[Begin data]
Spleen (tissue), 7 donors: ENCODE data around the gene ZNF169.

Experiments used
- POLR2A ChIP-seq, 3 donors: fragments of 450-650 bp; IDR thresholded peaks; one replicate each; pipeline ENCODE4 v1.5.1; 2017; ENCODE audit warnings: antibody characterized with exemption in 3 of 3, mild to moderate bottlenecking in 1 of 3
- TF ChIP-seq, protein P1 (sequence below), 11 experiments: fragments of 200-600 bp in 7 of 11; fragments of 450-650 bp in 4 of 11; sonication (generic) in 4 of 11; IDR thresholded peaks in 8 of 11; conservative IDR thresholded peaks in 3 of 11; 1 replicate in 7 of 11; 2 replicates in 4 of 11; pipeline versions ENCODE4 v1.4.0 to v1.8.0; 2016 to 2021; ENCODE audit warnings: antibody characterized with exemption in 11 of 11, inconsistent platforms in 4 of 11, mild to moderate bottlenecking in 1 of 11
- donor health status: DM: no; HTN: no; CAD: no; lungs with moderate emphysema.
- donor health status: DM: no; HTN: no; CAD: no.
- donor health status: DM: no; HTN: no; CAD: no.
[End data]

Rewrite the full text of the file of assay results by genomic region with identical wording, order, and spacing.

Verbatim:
Spleen (tissue), 7 donors: ENCODE data around the gene ZNF169.

Experiments used
- POLR2A ChIP-seq, 3 donors: fragments of 450-650 bp; IDR thresholded peaks; one replicate each; pipeline ENCODE4 v1.5.1; 2017; ENCODE audit warnings: antibody characterized with exemption in 3 of 3, mild to moderate bottlenecking in 1 of 3
- TF ChIP-seq, protein P1 (sequence below), 11 experiments: fragments of 200-600 bp in 7 of 11; fragments of 450-650 bp in 4 of 11; sonication (generic) in 4 of 11; IDR thresholded peaks in 8 of 11; conservative IDR thresholded peaks in 3 of 11; 1 replicate in 7 of 11; 2 replicates in 4 of 11; pipeline versions ENCODE4 v1.4.0 to v1.8.0; 2016 to 2021; ENCODE audit warnings: antibody characterized with exemption in 11 of 11, inconsistent platforms in 4 of 11, mild to moderate bottlenecking in 1 of 11
- donor health status: DM: no; HTN: no; CAD: no; lungs with moderate emphysema.
- donor health status: DM: no; HTN: no; CAD: no.
- donor health status: DM: no; HTN: no; CAD: no.